SCARBOROUGH:  Let me play for you what President Bush when he reacted to Ron Reagan‘s comments.  This is what he said.


GEORGE W. BUSH, PRESIDENT OF THE UNITED STATES:  I‘ve always said, I think it‘s very important for someone not to try to take a speck out of somebody else‘s eye when you may have a log in your own.


SCARBOROUGH:  I remember, Larry, a couple of days ago, when I read that, looking at it and I couldn‘t believe that George W. Bush got drawn into this fight.  Do you think that was a smart thing for the president to do?

SABATO:  No, he should have just ignored it entirely.  I rather suspect that just as he is getting bashed by lots of former supporters or presumed supporters, and look at what‘s happening around the country.  Everybody is going after Bush, even in the Republican Party.  I suspect he‘s got a bashing coming from the Reagans.  Not just Ron Reagan, but there is a lot of speculation, apparently well grounded, that Nancy Reagan is going to go after him too, for the issue that Gordon mentioned, stem cell research. 

Just one other thing, Joe.  You know, what Ron Reagan said—and everyone has sympathy for him and his whole family, having just lost his father.  But you know, I have a very different memory of Ronald Reagan.  I remember him wearing his religion on his sleeve plenty of times during the 1980s.  We all have selective memories, don‘t we?

SCARBOROUGH:  Yeah, I think we all do.  You know, I want to play for everybody—play for you too and everybody else a quick clip from Chris Matthews‘ interview with Ron Reagan that happened earlier tonight.


REAGAN:  He never felt the need to wrap himself in anybody else‘s mantle.  He never felt the need to pretend to be anybody else.  And I don‘t know what‘s wrong with these people that they have to keep invoking him.  This is their administration.  This is their war.  If they can‘t stand on their own two feet, well, they‘re no Ronald Reagans then.


SCARBOROUGH:  Thanks, Chris.  You know, we‘re going to have more of Chris Matthews‘ exclusive interview with Ron Reagan on NBC‘s “Dateline” tomorrow night at 8:00 p.m. Eastern time, and on Monday night, with “HARDBALL” with Chris Matthews, at 7 p.m. Eastern.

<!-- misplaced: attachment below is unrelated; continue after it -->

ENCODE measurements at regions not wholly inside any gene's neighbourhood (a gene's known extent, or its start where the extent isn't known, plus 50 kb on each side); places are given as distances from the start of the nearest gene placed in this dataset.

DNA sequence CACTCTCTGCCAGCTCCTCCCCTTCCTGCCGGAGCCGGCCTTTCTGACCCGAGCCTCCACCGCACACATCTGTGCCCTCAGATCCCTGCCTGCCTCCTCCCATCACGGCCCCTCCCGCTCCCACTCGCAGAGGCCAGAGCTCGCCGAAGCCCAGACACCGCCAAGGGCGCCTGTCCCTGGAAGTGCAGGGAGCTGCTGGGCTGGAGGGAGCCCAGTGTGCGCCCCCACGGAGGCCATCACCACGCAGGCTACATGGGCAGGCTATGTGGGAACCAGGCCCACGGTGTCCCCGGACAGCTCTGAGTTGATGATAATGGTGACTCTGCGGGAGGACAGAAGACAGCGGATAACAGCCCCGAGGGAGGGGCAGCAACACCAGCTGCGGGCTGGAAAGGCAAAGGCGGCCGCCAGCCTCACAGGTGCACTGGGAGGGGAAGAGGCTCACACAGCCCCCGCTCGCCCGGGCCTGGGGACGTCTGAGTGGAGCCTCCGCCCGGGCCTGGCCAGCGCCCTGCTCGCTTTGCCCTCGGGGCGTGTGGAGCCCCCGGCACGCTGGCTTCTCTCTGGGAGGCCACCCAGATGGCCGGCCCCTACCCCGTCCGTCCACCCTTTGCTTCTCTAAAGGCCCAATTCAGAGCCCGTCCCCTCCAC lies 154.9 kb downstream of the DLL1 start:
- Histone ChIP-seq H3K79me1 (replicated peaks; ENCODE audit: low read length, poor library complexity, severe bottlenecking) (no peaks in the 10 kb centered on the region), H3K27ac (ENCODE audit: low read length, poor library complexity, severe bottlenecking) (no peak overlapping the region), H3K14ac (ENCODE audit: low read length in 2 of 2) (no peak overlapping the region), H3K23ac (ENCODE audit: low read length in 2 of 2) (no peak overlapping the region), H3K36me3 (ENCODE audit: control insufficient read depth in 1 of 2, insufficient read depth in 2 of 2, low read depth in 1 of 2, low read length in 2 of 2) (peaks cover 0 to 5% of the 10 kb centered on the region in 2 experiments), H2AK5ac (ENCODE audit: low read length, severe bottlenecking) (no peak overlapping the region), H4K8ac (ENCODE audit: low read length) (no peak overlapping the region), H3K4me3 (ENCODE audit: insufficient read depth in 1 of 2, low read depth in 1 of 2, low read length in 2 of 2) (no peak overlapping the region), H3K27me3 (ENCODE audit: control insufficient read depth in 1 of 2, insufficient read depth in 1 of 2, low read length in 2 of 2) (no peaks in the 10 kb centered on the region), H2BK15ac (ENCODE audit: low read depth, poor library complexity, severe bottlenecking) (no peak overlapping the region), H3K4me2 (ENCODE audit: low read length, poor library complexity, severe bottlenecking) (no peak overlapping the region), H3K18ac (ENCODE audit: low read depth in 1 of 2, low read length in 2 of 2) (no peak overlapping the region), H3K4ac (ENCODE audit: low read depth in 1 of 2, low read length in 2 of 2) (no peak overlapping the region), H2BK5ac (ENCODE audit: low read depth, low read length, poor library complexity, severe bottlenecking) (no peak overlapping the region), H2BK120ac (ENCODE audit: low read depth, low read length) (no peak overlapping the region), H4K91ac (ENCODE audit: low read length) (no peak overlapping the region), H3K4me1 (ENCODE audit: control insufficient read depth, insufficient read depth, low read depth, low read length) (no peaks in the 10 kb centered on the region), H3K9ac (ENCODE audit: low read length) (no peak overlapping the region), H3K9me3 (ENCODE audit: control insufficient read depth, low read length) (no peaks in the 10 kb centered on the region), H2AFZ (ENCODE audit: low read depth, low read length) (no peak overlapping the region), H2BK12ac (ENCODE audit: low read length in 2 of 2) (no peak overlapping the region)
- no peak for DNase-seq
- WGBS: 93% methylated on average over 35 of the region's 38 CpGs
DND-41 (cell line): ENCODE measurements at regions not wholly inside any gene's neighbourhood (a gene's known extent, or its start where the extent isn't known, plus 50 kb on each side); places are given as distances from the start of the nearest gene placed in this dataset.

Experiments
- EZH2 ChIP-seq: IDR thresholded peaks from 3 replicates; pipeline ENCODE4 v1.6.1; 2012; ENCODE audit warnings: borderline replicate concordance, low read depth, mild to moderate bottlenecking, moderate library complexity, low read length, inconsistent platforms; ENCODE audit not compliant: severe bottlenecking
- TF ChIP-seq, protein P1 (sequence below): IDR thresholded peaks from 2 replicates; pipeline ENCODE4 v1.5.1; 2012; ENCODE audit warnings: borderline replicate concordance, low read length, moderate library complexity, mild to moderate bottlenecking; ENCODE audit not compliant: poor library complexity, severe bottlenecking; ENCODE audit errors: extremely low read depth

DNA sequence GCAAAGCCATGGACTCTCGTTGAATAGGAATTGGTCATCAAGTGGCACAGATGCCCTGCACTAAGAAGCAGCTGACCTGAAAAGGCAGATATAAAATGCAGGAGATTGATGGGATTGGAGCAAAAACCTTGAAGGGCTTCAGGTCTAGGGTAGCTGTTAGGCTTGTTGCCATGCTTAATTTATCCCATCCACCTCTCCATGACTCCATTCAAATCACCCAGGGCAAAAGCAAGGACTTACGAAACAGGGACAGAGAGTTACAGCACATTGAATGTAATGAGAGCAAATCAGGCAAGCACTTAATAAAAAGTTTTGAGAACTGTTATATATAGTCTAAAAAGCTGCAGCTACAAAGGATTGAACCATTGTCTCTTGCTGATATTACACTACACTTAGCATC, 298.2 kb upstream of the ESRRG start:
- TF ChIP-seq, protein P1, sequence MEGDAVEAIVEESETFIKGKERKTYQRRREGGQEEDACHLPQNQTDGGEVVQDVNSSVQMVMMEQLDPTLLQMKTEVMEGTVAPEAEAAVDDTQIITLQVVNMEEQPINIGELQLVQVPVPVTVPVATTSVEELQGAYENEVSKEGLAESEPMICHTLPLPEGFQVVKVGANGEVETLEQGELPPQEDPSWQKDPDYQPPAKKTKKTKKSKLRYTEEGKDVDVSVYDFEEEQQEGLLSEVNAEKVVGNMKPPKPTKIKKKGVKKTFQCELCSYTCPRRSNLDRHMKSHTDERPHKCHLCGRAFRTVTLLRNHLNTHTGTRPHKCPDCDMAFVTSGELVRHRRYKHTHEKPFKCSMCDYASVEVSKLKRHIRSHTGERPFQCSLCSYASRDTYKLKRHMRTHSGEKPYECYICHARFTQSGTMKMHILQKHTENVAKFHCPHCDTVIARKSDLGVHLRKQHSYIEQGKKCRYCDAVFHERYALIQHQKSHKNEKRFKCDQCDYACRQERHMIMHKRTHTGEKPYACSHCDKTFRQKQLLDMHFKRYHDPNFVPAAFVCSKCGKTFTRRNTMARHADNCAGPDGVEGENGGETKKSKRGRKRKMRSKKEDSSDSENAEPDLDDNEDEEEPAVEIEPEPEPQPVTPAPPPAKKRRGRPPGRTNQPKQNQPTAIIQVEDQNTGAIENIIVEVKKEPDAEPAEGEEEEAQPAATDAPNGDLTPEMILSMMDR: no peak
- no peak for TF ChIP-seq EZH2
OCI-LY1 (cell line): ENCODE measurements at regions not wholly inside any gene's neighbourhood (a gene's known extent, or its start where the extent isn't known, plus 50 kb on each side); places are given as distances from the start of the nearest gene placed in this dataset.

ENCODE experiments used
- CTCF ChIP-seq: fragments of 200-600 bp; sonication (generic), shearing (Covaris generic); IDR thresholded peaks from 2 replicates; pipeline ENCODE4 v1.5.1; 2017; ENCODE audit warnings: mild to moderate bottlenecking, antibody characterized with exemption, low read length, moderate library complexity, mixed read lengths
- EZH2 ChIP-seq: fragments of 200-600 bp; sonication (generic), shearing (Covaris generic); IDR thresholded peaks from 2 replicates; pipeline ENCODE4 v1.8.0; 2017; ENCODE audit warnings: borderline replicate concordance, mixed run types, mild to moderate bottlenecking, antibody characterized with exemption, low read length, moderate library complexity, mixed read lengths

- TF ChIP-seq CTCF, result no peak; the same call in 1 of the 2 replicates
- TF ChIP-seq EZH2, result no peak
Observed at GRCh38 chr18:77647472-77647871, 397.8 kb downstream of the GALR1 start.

G. Gordon Liddy, Larry Sabato, thanks so much.  We appreciate you being with us, and we‘ll be right back.


SCARBOROUGH:  The terrifying countdown continues for U.S. hostage Paul Johnson.  Today, Johnson‘s family made another emotional plea to spare his life.  Craig Unger is here.  He wrote “House of Bush, House of Saud: The Secret Relationship Between the World‘s Most Powerful Dynasties.”

And I want to point for you as we start here, Paul Johnson‘s son, Paul III, was on “The Today Show” this morning.  I want you to hear his plea.


PAUL JOHNSON III, VICTIM‘S SON:  Just want to ask the president of the United States and the Saudi officials to please make this happen for Father‘s Day is right here, bring my father home for Father‘s Day.  He‘s—this has been—this was taken at this—about a week before he disappeared, and he—he don‘t deserve this.


SCARBOROUGH:  Craig, tell me, what should we expect to happen tomorrow night?  Is the United States government and the Saudi government going to strike a deal with these terrorists to get Mr. Johnson released?

CRAIG UNGER, AUTHOR, “HOUSE OF BUSH, HOUSE OF SAUD”:  Well, I have knowledge of—and frankly, I would be rather pessimistic.  I also think a case could be made that the White House, the Bush White House has been relatively soft on the Saudis, and they‘ve given them a pass again and again.  And in my book, I trace the total of $1.4 billion in investments and contracts going from the House of Saud to companies in which the Bushes and their allies have prominent positions.  I think after 9/11, they really gave the Saudis a pass, and I have heard nothing from the White House with regard to this tape (ph) either.

SCARBOROUGH:  Do you think that—do you think that their soft position on the Saudis has actually fueled terrorism?

UNGER:  I really do.  I mean, if you look at 9/11, I think a strong case could be made it would not have happened without the Saudis.  Fifteen out of 19 hijackers were Saudis; Osama bin Laden is Saudi.  Al Qaeda was really founded by Saudis and funded by Saudis, and the Bushes have had a very close personal relationship with Prince Bandar, they‘ve been very—they‘ve had close business relationships for more than 20 years, and they‘ve really not cracked down at all.  They‘ve called the Saudi response to terrorism superb, when in fact they‘ve allowed plenty to continue even well after 9/11.

SCARBOROUGH:  All right, thank you so much, Craig Unger, we appreciate you being with us tonight and telling us—giving us insight on this story. 

We appreciate all of you being with us tonight.  We‘ll see you tomorrow and we‘ll certainly be following Mr. Johnson‘s story.  See you tomorrow.